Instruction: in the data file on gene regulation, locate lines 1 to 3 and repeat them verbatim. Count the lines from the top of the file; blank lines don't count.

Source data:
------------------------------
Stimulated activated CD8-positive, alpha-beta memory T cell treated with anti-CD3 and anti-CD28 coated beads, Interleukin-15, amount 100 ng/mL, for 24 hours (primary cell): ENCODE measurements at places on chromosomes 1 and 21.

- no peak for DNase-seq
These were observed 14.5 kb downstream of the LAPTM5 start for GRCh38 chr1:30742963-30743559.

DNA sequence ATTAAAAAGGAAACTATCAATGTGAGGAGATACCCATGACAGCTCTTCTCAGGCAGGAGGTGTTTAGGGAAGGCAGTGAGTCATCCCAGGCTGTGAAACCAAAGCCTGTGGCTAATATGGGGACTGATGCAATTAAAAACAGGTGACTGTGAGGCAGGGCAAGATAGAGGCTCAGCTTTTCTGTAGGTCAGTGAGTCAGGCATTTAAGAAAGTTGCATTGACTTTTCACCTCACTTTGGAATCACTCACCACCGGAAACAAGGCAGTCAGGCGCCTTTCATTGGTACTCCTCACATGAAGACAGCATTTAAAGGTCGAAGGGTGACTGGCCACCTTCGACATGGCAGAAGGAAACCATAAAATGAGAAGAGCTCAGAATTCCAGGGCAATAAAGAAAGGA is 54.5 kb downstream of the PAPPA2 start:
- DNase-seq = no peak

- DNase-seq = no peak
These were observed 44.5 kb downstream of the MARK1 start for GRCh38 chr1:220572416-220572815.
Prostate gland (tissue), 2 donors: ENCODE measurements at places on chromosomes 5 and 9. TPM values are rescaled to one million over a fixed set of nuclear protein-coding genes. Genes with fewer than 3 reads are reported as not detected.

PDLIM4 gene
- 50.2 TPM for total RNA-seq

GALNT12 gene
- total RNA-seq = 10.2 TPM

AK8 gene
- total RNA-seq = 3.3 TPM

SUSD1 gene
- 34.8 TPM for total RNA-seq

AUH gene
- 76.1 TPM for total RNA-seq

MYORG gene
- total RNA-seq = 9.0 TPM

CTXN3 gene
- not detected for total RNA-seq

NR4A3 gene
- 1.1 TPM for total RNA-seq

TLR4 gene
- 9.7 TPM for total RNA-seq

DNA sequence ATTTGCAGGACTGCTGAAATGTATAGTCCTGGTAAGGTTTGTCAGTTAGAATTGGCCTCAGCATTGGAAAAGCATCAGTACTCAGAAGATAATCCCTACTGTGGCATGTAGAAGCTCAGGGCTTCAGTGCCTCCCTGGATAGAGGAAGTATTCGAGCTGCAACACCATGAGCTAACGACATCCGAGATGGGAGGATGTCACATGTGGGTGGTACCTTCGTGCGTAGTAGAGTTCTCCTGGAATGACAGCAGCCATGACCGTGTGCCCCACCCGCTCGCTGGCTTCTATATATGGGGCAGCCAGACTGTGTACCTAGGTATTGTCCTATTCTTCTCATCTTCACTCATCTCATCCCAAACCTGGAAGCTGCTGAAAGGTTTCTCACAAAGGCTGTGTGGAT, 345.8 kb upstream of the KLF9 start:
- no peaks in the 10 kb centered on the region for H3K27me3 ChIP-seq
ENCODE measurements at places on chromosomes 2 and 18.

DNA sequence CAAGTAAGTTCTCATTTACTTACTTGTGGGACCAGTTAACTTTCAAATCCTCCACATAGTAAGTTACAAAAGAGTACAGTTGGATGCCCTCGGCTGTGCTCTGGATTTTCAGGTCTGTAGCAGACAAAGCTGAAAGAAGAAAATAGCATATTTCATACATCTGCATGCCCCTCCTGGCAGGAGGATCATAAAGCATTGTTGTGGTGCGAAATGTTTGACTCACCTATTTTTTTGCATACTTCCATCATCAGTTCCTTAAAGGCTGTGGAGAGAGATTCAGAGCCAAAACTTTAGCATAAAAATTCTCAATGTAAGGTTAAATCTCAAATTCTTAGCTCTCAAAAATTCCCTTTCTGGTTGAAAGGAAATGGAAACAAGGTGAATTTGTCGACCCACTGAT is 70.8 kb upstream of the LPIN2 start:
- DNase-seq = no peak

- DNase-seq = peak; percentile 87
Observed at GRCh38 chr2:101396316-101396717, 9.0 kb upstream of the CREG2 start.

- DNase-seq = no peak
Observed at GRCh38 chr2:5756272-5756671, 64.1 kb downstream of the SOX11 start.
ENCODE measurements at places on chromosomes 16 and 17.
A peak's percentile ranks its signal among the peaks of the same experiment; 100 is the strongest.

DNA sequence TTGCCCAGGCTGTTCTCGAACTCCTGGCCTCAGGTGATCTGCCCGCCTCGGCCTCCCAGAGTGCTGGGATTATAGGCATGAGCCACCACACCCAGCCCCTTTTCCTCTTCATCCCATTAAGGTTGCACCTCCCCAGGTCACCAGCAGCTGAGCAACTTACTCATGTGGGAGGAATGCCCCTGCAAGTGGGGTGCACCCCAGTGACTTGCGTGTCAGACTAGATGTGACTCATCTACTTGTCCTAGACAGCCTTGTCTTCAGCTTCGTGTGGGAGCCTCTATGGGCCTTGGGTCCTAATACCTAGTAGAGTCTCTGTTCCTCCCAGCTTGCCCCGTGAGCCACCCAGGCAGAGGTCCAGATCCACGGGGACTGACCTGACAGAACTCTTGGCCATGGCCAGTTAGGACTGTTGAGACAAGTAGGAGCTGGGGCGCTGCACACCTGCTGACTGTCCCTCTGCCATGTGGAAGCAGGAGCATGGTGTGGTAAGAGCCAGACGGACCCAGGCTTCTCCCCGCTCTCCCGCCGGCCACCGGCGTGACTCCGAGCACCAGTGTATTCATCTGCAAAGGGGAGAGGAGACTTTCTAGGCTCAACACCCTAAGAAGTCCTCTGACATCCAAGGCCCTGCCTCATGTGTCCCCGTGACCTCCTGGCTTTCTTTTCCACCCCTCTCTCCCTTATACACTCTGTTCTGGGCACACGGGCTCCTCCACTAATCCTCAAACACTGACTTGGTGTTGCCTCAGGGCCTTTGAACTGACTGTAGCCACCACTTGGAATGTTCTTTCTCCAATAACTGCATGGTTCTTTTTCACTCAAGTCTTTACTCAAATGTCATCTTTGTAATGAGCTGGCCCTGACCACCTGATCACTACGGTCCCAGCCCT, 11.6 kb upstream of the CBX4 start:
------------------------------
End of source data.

Stimulated activated CD8-positive, alpha-beta memory T cell treated with anti-CD3 and anti-CD28 coated beads, Interleukin-15, amount 100 ng/mL, for 24 hours (primary cell): ENCODE measurements at places on chromosomes 1 and 21.

- no peak for DNase-seq
These were observed 14.5 kb downstream of the LAPTM5 start for GRCh38 chr1:30742963-30743559.